The Post-Release Employment and Recidivism Among Different Types of Offenders With A Different Level of Education: A 5-Year Follow-Up Study in Indiana
In this longitudinal study the researchers have conducted a 5-year (2005-2009) follow-up study to explore the impact of an offender’s education and post-release employment on recidivism among different types of offenders (i.e., violent, non-violent, sex, and drug offenders).
Today, education programs in adult correctional facilities have encountered tremendous challenges due to the reduction and/or elimination of state and federal funding to support them. Yet, previous research consistently demonstrates that released offenders are more likely to be “unemployed” after release from prison due to their inadequate education and job skills (Vacca, 2004). The present researchers have conducted a 5-year (2005-2009) follow-up study to explore the impact of an offender’s education and post-release employment on recidivism among different types of offenders (i.e., violent, non-violent, sex, and drug offenders). This 5-year follow-up study of a cohort of 6,561 offenders represented 43.2 percent of a total of 15,184 offenders who were released from the Indiana Department of Correction (IDOC) custody throughout 2005. Results from this longitudinal study revealed that recidivist offenders were likely to be unemployed or under-educated. Furthermore, this study’s results showed that the employment status, age of the offender, and the offender’s level of formal education are the most important predictors of recidivism among released offenders, regardless of their type of offense. Most importantly, the offender’s level of formal education is an important element for reentry because it has a simultaneous effect on both post-release employment and recidivism.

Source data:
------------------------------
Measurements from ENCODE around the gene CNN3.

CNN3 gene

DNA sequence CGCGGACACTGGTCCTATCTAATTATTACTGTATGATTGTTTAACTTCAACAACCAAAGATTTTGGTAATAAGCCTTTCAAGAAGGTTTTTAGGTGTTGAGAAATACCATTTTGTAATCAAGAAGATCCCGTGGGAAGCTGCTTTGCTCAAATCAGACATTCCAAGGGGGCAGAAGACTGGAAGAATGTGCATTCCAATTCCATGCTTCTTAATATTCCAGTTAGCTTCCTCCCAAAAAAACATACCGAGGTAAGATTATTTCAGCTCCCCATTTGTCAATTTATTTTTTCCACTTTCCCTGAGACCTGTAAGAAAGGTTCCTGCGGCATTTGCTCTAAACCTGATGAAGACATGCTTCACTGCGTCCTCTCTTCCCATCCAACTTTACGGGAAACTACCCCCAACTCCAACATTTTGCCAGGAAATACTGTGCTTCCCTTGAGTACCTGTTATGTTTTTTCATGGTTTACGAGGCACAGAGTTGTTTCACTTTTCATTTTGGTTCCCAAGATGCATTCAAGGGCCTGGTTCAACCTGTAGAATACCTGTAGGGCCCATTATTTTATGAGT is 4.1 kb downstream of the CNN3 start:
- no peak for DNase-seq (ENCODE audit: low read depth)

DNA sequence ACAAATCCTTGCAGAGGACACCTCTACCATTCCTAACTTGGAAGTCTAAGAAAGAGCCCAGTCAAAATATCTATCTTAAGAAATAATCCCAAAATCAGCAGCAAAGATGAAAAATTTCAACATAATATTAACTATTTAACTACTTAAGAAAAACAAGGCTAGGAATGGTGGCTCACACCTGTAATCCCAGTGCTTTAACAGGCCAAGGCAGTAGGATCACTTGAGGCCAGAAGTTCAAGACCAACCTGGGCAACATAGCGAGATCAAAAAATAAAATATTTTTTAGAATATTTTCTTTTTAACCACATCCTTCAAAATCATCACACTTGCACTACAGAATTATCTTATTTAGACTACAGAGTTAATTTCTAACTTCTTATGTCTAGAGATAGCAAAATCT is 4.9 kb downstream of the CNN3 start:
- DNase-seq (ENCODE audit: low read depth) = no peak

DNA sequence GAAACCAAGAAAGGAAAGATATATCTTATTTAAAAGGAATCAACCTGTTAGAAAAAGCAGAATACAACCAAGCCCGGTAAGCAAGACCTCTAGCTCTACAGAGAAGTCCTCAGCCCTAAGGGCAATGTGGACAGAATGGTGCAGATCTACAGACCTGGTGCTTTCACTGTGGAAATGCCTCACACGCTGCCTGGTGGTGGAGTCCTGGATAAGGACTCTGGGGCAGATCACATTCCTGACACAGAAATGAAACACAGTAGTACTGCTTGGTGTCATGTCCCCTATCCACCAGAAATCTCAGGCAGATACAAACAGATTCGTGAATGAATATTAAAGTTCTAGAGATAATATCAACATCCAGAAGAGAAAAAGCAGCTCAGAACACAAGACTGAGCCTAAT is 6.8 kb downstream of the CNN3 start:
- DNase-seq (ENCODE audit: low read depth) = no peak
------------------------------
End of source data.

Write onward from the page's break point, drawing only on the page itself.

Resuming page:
This study is comprehensive and can have significant future impacts for planning and delivery of education services in correction facilities. It is a valuable resource to the field of Correctional Education research and relates important data that is relevant in the current Correctional Education climate. It illustrates the point that educating people and employing them is a critical part of helping them stay out of prison. This information can benefit educators, administrators and policy makers as they seek to distribute resources and funding within their educational departments.
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